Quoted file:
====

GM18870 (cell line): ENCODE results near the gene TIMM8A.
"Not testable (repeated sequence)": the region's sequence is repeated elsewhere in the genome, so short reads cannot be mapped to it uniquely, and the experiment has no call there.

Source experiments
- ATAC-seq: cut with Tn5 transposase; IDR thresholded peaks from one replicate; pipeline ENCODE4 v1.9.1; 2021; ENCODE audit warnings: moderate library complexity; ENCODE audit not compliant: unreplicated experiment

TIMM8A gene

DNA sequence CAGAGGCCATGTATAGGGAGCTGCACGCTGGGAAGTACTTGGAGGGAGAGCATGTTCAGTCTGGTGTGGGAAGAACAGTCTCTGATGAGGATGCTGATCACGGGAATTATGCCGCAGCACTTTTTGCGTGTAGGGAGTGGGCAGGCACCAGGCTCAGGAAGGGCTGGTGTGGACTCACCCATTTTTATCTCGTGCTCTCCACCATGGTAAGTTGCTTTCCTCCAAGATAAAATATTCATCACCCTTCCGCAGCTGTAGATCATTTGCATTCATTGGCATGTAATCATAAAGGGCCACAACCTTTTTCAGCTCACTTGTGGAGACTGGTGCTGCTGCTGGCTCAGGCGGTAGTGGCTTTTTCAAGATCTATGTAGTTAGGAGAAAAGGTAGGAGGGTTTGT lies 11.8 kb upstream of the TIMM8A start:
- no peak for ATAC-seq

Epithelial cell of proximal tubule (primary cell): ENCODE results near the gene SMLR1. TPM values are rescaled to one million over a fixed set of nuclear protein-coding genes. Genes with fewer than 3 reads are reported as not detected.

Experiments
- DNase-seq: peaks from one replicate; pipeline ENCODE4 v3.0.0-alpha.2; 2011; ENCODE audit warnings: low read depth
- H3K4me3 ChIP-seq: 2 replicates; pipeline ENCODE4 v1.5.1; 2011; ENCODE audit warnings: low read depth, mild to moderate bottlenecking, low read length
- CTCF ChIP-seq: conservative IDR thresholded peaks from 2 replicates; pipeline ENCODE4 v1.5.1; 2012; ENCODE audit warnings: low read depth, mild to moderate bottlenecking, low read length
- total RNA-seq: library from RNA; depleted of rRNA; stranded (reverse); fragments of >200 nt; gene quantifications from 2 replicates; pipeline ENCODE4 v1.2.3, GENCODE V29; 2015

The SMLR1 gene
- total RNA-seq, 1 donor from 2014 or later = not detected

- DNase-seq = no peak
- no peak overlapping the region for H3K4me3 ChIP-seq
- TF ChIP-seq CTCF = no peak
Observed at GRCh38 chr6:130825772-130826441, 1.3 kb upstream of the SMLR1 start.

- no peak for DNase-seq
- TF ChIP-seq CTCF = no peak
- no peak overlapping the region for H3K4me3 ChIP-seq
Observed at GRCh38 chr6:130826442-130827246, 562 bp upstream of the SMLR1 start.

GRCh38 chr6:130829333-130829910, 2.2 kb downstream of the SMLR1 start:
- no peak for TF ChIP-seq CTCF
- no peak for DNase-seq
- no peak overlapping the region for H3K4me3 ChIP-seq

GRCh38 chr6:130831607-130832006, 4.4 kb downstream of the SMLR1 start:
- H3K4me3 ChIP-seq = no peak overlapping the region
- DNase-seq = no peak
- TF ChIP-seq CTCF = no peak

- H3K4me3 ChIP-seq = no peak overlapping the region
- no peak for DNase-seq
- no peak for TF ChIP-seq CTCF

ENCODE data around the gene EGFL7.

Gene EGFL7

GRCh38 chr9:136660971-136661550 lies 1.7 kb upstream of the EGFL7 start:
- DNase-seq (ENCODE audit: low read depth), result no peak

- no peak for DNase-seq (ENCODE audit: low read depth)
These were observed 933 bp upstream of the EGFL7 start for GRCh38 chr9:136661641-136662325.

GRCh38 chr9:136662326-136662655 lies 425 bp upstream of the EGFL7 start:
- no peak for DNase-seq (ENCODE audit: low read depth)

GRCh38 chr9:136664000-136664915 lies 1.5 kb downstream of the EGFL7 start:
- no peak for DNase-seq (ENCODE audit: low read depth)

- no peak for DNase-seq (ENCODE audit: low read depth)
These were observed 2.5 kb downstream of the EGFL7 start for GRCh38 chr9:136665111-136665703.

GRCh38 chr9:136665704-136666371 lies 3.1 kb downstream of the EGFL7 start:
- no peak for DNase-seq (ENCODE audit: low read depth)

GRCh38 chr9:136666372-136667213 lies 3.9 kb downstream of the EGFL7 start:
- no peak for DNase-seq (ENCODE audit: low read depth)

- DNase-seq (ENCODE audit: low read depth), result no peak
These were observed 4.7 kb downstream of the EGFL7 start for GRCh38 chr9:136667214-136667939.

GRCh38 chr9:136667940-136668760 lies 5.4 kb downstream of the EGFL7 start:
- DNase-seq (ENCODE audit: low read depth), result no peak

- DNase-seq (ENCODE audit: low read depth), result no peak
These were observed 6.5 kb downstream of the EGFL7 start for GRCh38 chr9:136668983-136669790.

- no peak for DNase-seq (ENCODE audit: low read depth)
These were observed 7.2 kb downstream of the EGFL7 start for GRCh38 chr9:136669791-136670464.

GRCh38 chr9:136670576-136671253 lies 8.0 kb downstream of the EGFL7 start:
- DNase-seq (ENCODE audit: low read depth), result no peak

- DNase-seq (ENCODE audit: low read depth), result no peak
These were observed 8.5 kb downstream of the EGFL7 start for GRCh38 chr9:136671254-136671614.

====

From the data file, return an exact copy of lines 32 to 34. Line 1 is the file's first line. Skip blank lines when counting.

- H3K4me3 ChIP-seq = no peak overlapping the region
- no peak for DNase-seq
- no peak for TF ChIP-seq CTCF